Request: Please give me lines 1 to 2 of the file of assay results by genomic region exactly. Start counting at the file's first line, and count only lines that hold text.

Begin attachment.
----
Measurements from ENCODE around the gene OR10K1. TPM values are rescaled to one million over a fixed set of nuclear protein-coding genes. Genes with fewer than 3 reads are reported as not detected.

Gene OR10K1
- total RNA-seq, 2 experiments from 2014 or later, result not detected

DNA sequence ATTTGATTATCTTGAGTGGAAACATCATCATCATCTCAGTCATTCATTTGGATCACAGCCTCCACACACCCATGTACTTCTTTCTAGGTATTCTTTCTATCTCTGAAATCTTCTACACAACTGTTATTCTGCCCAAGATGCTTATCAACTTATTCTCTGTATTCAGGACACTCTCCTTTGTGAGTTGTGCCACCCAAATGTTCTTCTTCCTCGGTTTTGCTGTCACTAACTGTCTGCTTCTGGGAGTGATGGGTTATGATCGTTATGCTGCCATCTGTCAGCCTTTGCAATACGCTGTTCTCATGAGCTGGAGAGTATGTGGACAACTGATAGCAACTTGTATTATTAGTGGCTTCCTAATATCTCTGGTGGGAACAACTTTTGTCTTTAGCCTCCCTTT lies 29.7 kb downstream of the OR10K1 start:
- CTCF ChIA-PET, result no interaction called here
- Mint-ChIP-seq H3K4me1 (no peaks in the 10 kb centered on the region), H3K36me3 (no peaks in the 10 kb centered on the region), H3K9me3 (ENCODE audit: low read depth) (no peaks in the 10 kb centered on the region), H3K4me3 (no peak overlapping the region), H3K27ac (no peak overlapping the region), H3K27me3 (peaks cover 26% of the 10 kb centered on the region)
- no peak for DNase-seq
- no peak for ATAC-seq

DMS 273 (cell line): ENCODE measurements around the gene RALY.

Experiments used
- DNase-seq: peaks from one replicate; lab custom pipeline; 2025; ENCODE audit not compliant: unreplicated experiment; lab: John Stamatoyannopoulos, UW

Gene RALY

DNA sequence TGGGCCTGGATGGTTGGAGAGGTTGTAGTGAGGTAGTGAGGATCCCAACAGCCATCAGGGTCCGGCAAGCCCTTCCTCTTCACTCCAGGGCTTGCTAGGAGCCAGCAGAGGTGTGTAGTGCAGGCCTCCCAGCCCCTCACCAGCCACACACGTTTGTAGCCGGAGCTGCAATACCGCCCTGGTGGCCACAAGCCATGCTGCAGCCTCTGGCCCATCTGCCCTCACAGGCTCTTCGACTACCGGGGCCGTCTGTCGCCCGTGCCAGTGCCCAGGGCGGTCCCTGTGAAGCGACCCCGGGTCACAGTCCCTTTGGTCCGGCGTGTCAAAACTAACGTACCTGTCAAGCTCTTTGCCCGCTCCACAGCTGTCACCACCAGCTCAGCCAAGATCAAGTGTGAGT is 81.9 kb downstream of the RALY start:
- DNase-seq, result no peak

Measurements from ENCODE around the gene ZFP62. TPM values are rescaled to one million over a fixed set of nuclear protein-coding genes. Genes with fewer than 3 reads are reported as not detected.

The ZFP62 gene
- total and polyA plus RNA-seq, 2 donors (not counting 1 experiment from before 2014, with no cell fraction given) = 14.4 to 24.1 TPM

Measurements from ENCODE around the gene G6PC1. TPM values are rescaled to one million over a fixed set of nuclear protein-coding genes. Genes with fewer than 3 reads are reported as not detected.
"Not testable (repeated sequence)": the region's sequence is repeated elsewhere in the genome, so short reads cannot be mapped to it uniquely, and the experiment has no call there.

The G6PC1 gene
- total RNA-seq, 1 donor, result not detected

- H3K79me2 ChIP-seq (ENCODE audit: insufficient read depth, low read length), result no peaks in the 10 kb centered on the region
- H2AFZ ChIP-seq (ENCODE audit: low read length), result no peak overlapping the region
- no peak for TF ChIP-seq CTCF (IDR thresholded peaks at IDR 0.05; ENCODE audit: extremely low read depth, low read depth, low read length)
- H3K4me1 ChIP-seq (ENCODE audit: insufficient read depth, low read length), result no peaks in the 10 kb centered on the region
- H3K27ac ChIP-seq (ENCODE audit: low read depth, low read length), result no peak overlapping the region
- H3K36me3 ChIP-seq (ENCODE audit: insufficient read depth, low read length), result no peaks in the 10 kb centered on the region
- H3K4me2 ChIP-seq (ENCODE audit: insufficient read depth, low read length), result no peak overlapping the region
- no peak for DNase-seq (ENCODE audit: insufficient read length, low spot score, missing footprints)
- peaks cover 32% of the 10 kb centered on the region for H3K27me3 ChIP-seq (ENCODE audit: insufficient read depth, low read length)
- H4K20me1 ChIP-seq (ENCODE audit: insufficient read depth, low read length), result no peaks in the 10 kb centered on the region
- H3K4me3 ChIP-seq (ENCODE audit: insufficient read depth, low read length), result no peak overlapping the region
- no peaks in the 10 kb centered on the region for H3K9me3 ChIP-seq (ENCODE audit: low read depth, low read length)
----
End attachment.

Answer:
Measurements from ENCODE around the gene OR10K1. TPM values are rescaled to one million over a fixed set of nuclear protein-coding genes. Genes with fewer than 3 reads are reported as not detected.

Gene OR10K1